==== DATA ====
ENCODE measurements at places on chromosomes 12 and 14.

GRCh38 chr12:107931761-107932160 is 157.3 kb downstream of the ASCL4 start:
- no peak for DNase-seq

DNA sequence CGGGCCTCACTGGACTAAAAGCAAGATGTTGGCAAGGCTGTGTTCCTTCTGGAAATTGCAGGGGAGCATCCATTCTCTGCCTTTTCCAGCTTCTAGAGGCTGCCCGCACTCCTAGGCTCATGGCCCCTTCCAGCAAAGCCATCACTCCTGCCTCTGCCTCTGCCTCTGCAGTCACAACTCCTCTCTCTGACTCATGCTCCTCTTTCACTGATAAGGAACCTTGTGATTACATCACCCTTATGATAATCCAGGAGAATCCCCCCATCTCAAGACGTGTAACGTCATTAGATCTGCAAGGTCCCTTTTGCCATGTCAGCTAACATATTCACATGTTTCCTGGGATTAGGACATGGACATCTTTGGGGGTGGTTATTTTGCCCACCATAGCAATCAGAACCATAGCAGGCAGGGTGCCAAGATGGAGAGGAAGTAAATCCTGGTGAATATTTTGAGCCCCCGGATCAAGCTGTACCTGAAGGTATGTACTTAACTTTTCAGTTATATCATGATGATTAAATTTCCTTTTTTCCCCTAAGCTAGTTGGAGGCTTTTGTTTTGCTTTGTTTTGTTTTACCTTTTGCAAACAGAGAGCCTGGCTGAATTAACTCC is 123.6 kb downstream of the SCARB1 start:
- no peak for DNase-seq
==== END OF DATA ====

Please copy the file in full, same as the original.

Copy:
ENCODE measurements at places on chromosomes 12 and 14.

GRCh38 chr12:107931761-107932160 is 157.3 kb downstream of the ASCL4 start:
- no peak for DNase-seq

DNA sequence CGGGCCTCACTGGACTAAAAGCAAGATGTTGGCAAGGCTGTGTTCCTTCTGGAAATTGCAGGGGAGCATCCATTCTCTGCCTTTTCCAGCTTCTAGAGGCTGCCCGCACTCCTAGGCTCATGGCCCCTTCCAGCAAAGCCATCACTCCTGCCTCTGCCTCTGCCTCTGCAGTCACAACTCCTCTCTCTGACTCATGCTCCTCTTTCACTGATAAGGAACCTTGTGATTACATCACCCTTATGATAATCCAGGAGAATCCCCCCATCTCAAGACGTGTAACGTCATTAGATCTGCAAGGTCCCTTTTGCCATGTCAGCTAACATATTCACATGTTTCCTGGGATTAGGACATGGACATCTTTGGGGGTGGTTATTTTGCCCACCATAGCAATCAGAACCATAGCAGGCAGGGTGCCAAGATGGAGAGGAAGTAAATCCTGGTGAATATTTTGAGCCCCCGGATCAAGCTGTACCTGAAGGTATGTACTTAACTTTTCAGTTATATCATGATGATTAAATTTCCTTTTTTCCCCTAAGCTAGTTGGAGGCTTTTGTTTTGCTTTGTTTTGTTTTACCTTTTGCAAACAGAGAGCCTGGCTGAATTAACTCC is 123.6 kb downstream of the SCARB1 start:
- no peak for DNase-seq